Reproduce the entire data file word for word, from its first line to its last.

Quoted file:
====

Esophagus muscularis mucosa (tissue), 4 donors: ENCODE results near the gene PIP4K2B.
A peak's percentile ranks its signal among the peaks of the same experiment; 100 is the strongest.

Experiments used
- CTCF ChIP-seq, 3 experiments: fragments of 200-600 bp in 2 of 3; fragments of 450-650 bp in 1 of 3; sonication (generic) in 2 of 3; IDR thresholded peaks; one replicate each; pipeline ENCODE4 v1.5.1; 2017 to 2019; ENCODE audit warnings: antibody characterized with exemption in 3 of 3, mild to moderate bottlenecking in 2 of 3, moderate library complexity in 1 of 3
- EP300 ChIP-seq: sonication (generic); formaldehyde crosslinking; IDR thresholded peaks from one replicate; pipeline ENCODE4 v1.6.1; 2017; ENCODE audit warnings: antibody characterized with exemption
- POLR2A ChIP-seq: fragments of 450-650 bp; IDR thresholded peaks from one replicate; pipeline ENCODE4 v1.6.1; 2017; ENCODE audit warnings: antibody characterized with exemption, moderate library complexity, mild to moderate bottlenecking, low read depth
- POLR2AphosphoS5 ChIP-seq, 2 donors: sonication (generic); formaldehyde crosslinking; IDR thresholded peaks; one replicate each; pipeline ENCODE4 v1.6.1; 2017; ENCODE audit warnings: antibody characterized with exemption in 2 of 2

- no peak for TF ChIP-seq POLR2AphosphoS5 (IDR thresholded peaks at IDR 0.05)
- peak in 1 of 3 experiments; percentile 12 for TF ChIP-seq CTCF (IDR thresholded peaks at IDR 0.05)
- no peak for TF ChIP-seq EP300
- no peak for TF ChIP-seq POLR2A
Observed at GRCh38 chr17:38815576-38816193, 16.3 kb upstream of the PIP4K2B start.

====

Esophagus muscularis mucosa (tissue), 4 donors: ENCODE results near the gene PIP4K2B.
A peak's percentile ranks its signal among the peaks of the same experiment; 100 is the strongest.

Experiments used
- CTCF ChIP-seq, 3 experiments: fragments of 200-600 bp in 2 of 3; fragments of 450-650 bp in 1 of 3; sonication (generic) in 2 of 3; IDR thresholded peaks; one replicate each; pipeline ENCODE4 v1.5.1; 2017 to 2019; ENCODE audit warnings: antibody characterized with exemption in 3 of 3, mild to moderate bottlenecking in 2 of 3, moderate library complexity in 1 of 3
- EP300 ChIP-seq: sonication (generic); formaldehyde crosslinking; IDR thresholded peaks from one replicate; pipeline ENCODE4 v1.6.1; 2017; ENCODE audit warnings: antibody characterized with exemption
- POLR2A ChIP-seq: fragments of 450-650 bp; IDR thresholded peaks from one replicate; pipeline ENCODE4 v1.6.1; 2017; ENCODE audit warnings: antibody characterized with exemption, moderate library complexity, mild to moderate bottlenecking, low read depth
- POLR2AphosphoS5 ChIP-seq, 2 donors: sonication (generic); formaldehyde crosslinking; IDR thresholded peaks; one replicate each; pipeline ENCODE4 v1.6.1; 2017; ENCODE audit warnings: antibody characterized with exemption in 2 of 2

- no peak for TF ChIP-seq POLR2AphosphoS5 (IDR thresholded peaks at IDR 0.05)
- peak in 1 of 3 experiments; percentile 12 for TF ChIP-seq CTCF (IDR thresholded peaks at IDR 0.05)
- no peak for TF ChIP-seq EP300
- no peak for TF ChIP-seq POLR2A
Observed at GRCh38 chr17:38815576-38816193, 16.3 kb upstream of the PIP4K2B start.